SQL Database Snapshots
This article discusses the SQL Snapshot objects in Alpha Anywhere. Snapshots store database definitions and data in a single object that can be created from a live database, persisted to and read back from XML, and can be used to create or re-load a database.
With databases being central to any business application, it is inevitable that the design will change many times before delivering a software solution; adding a good deal of time and cost to the development cycle. Test data, sample data, and initial values for published databases all take time to create and maintain. For test suites to behave properly, the database may need to be reset to some consistent state. Sample databases often need to be restored to a pristine condition, ready for the next demonstration. When a customer installs your applications database they will need to define the tables and populate initial values; and that customers database may be Microsoft SQL Server, Oracle, DB2, MySQL, or any one of a number of other databases.
This article discusses the SQL Snapshot objects in Alpha Anywhere. Snapshots store database definitions and data in a single object that can be created from a live database, persisted to and read back from XML, and can be used to create or re-load a database on any supported target of Alpha Anywhere Data Access Objects (AlphaDAO).
A Quick Xbasic Example
Let's start with a quick example. Suppose that you have been creating the next great Contact Management software application. The database for your application has tables named Contact, Address, Appointment and Meeting Notes; pretty basic, but you need to get a proof of concept to your investors.
The first thing to do is to create a snapshot of the existing state of your database. The script below connects to your database, extracts a complete snapshot of all tables and saves the snapshot to a disk file. As with all of the samples shown here, error checking is omitted for readability.
dim cn as SQL::Connection dim sn as SQL::DatabaseSnapshot ' Open the source database cn.open("::Name::MyDatabase") ' Take a snapshot of user tables sn.load(cn) ' Save the snapshot as XML file.from_string("<MyFile>", sn.XML)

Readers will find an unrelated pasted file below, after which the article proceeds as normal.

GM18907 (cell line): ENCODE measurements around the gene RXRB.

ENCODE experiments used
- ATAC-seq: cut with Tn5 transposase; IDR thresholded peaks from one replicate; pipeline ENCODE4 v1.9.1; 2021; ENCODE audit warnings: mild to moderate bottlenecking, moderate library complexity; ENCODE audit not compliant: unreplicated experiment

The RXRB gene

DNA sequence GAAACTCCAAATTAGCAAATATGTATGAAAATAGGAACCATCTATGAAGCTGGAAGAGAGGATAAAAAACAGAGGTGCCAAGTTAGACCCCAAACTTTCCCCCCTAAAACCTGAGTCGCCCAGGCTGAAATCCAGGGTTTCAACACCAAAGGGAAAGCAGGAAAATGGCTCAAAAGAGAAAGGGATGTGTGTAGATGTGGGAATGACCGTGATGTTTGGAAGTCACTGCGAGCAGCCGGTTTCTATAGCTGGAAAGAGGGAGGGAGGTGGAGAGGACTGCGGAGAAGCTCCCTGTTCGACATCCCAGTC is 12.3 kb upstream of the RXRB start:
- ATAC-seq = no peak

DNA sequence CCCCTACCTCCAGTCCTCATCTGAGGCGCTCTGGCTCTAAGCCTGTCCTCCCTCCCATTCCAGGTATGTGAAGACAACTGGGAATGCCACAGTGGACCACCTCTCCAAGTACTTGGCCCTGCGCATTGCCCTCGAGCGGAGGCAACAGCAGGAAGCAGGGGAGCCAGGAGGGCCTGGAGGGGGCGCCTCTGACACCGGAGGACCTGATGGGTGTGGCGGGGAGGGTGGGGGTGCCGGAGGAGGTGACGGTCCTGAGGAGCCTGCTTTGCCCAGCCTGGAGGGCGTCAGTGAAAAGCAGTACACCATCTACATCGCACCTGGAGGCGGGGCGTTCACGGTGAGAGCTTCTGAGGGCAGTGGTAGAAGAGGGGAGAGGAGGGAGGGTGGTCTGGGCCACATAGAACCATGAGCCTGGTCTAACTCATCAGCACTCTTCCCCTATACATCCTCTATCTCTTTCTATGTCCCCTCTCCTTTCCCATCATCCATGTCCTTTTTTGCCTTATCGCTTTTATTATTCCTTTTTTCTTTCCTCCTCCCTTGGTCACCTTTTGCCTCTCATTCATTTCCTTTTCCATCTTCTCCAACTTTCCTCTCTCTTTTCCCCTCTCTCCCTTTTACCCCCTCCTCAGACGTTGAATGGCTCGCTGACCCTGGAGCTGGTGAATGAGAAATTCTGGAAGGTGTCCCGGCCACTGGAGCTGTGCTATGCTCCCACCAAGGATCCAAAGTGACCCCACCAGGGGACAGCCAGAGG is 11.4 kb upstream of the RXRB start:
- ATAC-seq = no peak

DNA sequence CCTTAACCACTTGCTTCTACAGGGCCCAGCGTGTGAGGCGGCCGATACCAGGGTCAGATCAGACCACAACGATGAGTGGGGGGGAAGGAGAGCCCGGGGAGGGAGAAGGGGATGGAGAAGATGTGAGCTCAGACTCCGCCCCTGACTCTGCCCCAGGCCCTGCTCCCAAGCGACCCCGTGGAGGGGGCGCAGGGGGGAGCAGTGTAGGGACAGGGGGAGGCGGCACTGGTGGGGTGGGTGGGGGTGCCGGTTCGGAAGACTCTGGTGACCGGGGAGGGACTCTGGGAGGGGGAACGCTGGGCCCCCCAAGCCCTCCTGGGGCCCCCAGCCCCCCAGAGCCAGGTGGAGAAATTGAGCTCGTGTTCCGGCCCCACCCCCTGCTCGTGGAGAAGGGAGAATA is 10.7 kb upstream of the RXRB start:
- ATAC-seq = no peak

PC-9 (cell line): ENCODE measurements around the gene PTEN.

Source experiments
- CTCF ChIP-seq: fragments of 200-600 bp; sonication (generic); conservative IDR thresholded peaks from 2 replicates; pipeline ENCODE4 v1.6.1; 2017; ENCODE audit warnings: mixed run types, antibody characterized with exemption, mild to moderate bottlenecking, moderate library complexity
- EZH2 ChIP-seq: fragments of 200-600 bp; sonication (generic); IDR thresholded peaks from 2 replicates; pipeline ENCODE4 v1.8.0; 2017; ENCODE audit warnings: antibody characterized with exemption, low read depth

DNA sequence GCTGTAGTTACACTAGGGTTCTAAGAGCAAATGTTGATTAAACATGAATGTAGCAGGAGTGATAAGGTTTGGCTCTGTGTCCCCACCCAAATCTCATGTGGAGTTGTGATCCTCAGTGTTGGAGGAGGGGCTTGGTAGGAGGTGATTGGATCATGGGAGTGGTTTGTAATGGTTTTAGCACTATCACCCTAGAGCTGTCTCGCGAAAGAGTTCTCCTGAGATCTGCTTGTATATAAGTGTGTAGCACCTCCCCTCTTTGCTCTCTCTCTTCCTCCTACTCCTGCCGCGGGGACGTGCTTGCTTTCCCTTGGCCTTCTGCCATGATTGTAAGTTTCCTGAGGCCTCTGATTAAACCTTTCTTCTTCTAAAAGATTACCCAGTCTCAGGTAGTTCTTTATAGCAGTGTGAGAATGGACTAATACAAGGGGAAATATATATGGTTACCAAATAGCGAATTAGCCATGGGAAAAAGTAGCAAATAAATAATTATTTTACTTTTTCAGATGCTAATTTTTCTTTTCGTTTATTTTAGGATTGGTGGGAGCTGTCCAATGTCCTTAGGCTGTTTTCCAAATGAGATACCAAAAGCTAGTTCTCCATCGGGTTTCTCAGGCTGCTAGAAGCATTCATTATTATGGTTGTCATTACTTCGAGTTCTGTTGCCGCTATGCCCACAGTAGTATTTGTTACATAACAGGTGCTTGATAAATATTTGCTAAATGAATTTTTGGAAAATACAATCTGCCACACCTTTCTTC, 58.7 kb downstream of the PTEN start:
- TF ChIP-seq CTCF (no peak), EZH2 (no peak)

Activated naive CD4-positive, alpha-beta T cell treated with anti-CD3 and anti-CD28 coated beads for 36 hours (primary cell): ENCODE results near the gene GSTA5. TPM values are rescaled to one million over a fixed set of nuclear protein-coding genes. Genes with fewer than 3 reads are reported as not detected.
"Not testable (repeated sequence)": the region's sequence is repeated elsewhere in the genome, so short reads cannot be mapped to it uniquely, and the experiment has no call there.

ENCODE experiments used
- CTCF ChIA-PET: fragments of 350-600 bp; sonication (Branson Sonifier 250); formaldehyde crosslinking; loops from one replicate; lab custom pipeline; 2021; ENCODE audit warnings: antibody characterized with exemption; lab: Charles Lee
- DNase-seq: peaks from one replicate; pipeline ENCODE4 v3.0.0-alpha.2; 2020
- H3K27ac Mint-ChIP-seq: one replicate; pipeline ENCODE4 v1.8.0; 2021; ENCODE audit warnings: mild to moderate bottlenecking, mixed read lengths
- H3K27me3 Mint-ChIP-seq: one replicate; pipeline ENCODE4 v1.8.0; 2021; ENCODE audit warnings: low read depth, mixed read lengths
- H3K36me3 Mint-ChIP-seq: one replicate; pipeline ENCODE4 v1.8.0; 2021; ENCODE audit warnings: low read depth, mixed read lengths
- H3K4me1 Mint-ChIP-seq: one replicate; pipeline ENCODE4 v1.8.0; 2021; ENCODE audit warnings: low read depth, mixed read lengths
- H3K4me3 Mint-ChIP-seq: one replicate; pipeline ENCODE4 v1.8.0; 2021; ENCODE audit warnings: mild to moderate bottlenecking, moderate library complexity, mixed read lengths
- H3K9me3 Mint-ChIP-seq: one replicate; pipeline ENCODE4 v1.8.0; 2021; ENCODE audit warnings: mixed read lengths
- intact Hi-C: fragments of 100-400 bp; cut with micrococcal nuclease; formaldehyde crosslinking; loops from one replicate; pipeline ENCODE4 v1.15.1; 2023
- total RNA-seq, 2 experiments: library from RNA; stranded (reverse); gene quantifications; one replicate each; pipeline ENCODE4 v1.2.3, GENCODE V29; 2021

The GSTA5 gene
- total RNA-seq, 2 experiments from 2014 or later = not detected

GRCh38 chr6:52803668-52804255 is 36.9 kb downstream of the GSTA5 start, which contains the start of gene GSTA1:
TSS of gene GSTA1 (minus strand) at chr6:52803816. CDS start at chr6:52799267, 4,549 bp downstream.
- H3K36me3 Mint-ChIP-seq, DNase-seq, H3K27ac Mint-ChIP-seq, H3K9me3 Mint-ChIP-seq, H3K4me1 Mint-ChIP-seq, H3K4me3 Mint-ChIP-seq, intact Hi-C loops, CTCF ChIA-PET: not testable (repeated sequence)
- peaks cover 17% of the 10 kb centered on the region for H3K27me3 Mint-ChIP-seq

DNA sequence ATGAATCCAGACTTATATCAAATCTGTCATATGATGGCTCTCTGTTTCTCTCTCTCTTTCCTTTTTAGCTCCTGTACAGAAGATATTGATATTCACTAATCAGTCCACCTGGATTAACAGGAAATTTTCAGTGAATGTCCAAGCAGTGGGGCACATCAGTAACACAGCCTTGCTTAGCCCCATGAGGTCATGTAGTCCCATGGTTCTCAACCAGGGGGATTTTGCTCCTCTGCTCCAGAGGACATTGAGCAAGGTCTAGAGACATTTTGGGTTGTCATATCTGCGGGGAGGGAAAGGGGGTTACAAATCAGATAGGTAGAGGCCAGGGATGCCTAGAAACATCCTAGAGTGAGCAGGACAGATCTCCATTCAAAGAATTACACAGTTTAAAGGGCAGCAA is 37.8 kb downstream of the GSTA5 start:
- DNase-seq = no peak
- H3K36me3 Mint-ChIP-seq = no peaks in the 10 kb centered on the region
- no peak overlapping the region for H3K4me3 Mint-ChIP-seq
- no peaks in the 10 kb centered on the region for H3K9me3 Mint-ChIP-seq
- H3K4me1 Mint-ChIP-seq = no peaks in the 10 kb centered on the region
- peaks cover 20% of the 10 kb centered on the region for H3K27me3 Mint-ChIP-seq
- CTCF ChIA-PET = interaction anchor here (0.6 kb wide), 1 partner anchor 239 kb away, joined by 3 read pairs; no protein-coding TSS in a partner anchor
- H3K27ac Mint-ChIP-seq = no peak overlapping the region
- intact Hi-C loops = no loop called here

The snapshot data is stored in a database neutral format, so we can take our snapshot and load it into a new database with a script like the one below.
Dim cn2 as SQL::Connection Dim sn2 as SQL::DatabaseSnapshot ' Open the target database cn2.open("::Name::TargetDatabase") ' Load the XML file into the snapshot sn2.XML = file.to_string("<MyFile>") ' Create the tables and load the data sn2.Store(cn2)
The Objects Behind Snapshots
If creating that snapshot all seemed just a little too easy; you are right. There is a lot of work that the snapshot is doing for you automatically. The script above may be all you ever need, but we are going to take a little deeper look at the way the snapshot works and explore some other options that may be helpful.
As you have already seen, there is an object called SQL::DatabaseSnapshot. A DatabaseSnapshot can hold both the definition and the data for a complete schema (set of tables) in a database. The schema includes primary and foreign key references as well as additional indexes.
In the first example, we asked the DatabaseSnapshot object to load the entire set of tables on a specific database connection into the snapshot object. We can also choose a subset of tables to include in the snapshot by constructing a schema object and passing the schema to the load function.
In addition to a complete copy of the schema and the relationships between the tables, the DatabaseSnapshot object manages a collection of SQL::TableSnapshot objects that each contain a copy of the definition of the table they represent and the data from that single table. There is one instance of SQL::TableSnapshot for each table loaded into the DatabaseSnapshot.
The data for each TableSnapshot is managed as a collection of SQL::RowSnapshot objects. Each RowSnapshot object contains a collection of SQL::ColumnValue objects with name, value and is-null properties for individual columns in the row.
Although a single call to Load or Store on a DatabaseSnapshot is sufficient in most cases, you can take complete control at any level and read or populate a snapshot or modify the definitions and data using Xbasic scripting.